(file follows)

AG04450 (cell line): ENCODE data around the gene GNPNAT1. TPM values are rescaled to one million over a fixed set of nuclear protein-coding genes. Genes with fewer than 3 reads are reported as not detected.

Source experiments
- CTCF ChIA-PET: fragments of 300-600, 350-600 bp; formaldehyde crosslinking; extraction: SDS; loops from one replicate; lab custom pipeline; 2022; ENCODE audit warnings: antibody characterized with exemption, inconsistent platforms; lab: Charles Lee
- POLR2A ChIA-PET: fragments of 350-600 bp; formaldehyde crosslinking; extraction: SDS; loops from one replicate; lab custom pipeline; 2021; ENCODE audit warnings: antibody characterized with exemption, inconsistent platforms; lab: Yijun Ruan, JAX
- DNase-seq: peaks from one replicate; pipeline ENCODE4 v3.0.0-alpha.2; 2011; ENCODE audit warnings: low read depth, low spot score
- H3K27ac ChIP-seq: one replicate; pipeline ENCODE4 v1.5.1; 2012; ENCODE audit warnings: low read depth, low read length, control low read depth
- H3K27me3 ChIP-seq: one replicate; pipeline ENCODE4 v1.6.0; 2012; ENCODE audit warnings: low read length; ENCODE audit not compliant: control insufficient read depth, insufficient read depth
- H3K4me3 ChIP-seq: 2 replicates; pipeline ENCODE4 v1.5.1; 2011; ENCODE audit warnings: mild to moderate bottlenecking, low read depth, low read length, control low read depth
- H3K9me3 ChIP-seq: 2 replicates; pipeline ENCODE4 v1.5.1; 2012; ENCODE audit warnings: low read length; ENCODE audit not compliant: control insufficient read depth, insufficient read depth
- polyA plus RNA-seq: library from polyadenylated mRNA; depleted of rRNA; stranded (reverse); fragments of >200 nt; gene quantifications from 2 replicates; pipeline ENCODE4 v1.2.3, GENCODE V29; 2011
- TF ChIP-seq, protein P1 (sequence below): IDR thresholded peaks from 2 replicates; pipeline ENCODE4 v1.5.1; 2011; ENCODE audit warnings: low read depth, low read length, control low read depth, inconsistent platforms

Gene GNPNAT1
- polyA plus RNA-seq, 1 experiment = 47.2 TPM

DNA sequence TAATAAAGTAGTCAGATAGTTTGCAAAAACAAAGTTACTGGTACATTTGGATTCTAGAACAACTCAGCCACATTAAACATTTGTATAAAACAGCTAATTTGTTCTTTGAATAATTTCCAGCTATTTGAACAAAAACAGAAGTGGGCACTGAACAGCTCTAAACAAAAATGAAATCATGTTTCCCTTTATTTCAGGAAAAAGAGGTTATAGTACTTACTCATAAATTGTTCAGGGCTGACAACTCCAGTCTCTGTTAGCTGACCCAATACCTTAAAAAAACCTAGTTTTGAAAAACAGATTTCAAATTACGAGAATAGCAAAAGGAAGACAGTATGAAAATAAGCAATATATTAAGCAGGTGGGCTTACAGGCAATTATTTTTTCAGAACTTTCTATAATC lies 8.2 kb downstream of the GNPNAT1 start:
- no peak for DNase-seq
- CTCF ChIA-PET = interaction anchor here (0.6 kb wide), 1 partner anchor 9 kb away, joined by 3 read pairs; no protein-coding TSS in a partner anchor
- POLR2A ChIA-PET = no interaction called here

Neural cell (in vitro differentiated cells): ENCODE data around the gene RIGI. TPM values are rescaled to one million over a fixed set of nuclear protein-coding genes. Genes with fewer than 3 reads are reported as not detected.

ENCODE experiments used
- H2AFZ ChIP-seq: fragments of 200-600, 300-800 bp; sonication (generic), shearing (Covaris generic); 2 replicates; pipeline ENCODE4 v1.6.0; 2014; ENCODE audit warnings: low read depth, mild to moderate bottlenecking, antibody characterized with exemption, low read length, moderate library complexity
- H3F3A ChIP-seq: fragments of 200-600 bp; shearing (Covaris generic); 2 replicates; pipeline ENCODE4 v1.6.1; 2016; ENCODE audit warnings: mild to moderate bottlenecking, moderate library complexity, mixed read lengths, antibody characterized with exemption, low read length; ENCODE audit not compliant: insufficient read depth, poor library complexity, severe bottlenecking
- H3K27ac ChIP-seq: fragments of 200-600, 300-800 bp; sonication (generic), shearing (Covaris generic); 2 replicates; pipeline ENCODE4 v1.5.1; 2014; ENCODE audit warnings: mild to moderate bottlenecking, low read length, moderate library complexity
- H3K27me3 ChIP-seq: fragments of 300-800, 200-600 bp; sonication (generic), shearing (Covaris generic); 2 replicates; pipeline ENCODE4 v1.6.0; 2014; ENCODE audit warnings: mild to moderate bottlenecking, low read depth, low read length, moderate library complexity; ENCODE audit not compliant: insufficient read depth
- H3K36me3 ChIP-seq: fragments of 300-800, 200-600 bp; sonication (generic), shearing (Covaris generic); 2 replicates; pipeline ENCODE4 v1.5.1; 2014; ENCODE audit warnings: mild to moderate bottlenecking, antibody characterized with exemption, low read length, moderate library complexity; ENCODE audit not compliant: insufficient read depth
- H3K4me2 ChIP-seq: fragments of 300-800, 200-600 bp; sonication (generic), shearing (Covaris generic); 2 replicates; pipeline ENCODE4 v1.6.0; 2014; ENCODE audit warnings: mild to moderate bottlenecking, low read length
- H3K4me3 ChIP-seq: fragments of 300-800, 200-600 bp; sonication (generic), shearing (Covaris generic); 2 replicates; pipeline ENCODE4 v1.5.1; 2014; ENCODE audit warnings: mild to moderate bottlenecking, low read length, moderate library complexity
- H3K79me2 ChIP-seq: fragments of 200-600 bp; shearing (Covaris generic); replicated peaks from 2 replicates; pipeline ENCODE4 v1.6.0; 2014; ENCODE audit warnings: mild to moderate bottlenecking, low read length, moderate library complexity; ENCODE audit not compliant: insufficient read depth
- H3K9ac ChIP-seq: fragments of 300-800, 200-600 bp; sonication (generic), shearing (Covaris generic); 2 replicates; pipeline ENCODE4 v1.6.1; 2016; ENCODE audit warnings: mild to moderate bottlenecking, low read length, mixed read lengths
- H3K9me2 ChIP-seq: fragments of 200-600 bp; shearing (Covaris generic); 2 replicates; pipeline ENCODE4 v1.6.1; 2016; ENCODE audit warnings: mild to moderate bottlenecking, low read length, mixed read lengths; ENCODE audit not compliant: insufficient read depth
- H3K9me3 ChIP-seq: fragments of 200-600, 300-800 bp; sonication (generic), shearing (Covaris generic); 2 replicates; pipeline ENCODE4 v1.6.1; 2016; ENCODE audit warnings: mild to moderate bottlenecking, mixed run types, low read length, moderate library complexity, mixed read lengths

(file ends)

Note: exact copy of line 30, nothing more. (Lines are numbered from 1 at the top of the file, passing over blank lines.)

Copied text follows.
- H3K9me3 ChIP-seq: fragments of 200-600, 300-800 bp; sonication (generic), shearing (Covaris generic); 2 replicates; pipeline ENCODE4 v1.6.1; 2016; ENCODE audit warnings: mild to moderate bottlenecking, mixed run types, low read length, moderate library complexity, mixed read lengths